A once-in-a-lifetime honor has come to pre-eminent scientist and researcher Professor Emeritus Fay Ajzenberg-Selove, a University of Pennsylvania physicist, who will receive the 2007 National Medal of Science from President Bush at the White House next week.
The award is in recognition of Ajzenberg-Selove's principal work: understanding light nuclei, the elements of stars. It is considered a global reference for physicists old and new, and has applications, she acknowledged, for energy generation through fusion, nuclear medicine and nuclear dating, of which carbon dating is a part.
The National Medal of Science, established by Congress in 1959, is administered by the National Science Foundation.
In addition to Ajzenberg-Selove, who received her Ph.D. in physics from the University of Wisconsin in 1952, one other physicist and six other scientists will receive the award this year. It is the first time since 2001 that anyone from Penn's standing faculty has been recognized with the prestigious medal.
"This means a great deal to me. It was totally unexpected. After Walter, my husband of 53 years, also a physicist at Penn and whom I adore, it's the most important thing in my life," said Ajzenberg-Selove.
"It means everything that someone thinks I've made a contribution to my country, and that's an enormous honor. And the award demonstrates the fact that I'm an American," explained the 82-year-old Ajzenberg-Selove, who immigrated to the United States at the age of 15, with her family, in 1941.
Ajzenberg-Selove said her family left the Ukraine in 1919 to settle in Germany, where she was born in Berlin in 1926.
From there, the family immigrated to France in 1930 and, as refugees, came to New York, through Spain and Portugal, on transit visas in December 1940 to escape the war raging in Europe.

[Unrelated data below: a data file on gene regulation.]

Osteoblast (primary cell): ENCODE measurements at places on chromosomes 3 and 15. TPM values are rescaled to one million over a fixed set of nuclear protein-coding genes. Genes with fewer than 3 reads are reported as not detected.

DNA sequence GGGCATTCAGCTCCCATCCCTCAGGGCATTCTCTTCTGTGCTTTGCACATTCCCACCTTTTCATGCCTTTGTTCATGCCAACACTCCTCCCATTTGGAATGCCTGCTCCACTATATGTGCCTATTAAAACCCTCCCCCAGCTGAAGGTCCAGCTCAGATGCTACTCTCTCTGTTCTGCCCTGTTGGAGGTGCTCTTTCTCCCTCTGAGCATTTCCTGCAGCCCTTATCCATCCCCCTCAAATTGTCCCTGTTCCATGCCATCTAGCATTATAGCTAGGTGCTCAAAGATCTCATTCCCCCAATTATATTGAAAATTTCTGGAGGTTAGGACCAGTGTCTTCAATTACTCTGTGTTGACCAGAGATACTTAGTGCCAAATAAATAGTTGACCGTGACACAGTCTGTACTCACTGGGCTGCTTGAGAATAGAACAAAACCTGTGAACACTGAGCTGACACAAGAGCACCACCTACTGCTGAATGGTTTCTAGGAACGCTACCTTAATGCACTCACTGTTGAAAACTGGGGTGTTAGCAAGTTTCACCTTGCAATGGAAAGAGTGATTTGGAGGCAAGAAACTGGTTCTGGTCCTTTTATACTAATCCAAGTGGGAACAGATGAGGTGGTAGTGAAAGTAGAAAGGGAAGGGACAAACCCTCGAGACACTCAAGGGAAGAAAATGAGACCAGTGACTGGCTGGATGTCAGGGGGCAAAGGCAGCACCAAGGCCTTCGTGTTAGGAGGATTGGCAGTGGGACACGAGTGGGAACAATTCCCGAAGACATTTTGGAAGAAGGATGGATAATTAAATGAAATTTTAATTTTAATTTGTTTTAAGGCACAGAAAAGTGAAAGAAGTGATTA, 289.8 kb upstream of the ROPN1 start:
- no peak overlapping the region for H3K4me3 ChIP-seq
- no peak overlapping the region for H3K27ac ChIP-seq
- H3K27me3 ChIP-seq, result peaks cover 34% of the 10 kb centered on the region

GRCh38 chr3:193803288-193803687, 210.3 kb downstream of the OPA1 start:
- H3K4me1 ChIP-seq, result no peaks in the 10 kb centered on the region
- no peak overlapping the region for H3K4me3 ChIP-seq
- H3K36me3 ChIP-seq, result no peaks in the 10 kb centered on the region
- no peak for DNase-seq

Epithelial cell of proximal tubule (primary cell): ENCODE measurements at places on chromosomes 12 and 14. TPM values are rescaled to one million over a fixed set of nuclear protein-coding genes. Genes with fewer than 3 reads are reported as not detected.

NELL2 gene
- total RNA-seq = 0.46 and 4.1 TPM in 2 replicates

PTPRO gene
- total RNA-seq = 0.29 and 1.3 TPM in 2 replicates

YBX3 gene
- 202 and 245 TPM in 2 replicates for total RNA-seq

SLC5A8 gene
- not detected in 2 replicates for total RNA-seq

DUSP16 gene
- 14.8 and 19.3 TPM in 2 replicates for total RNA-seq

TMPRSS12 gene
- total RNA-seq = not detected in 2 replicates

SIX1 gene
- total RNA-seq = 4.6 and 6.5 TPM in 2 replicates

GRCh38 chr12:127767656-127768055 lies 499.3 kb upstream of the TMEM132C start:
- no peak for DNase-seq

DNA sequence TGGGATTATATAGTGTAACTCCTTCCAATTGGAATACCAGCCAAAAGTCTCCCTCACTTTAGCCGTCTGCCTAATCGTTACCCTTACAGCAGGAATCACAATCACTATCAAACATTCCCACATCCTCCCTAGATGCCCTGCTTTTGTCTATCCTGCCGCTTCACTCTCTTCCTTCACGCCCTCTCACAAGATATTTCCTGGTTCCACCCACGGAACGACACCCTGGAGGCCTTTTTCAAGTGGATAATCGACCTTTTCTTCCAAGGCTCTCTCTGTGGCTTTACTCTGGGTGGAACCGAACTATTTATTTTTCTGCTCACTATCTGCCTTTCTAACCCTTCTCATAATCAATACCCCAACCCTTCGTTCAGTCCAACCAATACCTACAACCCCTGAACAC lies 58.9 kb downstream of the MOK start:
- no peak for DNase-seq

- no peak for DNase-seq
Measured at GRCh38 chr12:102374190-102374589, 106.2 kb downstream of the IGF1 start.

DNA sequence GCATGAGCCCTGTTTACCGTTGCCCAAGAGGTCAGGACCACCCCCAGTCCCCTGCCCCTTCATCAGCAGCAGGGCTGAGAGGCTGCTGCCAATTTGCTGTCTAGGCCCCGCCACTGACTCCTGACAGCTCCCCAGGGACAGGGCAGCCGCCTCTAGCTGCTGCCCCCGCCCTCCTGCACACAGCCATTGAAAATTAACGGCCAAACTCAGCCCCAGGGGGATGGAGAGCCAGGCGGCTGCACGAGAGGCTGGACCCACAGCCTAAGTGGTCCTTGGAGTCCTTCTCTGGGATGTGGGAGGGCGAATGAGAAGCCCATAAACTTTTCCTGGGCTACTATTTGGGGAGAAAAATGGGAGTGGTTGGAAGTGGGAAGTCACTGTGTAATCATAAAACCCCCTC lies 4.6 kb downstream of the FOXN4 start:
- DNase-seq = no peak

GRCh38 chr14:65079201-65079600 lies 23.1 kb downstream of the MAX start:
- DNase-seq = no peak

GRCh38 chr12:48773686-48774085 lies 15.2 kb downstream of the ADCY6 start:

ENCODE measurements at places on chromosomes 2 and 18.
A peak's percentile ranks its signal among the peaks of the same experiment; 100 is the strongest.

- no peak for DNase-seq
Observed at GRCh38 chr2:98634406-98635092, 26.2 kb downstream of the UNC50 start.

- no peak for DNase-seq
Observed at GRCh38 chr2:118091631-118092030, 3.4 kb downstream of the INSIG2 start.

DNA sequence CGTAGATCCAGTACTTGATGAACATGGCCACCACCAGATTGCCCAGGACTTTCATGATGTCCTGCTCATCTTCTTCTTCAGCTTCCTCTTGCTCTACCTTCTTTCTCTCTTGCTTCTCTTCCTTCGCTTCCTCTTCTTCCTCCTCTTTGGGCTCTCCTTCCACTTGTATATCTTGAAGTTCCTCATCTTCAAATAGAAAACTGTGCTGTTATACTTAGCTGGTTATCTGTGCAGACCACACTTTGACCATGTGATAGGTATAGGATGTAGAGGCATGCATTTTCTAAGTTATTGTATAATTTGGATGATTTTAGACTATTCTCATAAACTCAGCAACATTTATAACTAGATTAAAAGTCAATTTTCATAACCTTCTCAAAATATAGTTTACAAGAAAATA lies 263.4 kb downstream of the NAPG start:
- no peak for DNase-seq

After spending about three months in Cuba because the visas didn't confer permanent U.S. status, they obtained other visas that did and eventually came to America.
"We were very lucky to have been able to leave Europe. When we came back to the U.S. in 1941 to stay, we had no money waiting for us and had just $100 when we landed; but there was an uncle in New York, so we stayed with him," she said.
Nuclear Family of Scientists
Ajzenberg-Selove arrived at Penn in 1970. Now retired — "One has to be realistic at some point"– she made significant advances in the field of nuclear physics for decades, becoming a pioneer in a male-dominated field.
Often the only female engineering student in her undergraduate and graduate classes, she became the first female physics student, instructor and researcher most institutions had ever seen, including the California Institute of Technology, Columbia University and Haverford College. She was a visiting researcher at Los Alamos for 18 years.
"When I first started, there was one woman for every 40 men. Later, depending on the scientific field, it became 10 women for every 40 men. I hope I was a trendsetter, who helped women. I certainly am a feminist and support the advancement of women," said Ajzenberg-Selove.
"Actually, I feel awfully comfortable around men, because of the influence of the three most important men in my life, Moses Abraham Ajzenberg, my father; Thomas Lauritsen, my research partner at Cal Tech; and my husband."
She speaks Russian, French and English, and that linguistic ability helped her to connect with others, and, in turn, helped others to connect with one another through her, she noted, especially internationally.
An engaging speaker and writer, Ajzenberg-Selove has written hundreds of scientific papers, primarily on light nuclei, and the way they absorb and emit energy. Each year, scientists worldwide write more than 1,200 scientific papers on these topics. She organized the first "Women in Physics" conference for the American Physical Society, and published an autobiography, A Matter of Choices: Memoirs of a Female Physicist, in 1994.
She has been cited more than 6,000 times by the Institute for Scientific Information. Among her numerous awards are the 2001 Distinguished Alumni Fellow Award from the University of Wisconsin; the 1999 Nicholson Medal for Humanitarian Service from the American Physical Society; and honorary doctorates from Haverford College in 1999, Michigan State University in 1997, and Smith College in 1995.
"I am not a political person," said Ajzenberg-Selove, "but am happy that I was of some service to my country and that my work is being recognized; and am looking forward to being in the White House — of which I took a guided tour once — and am thrilled that I will receive the medal from President Bush, who represents to me the United States."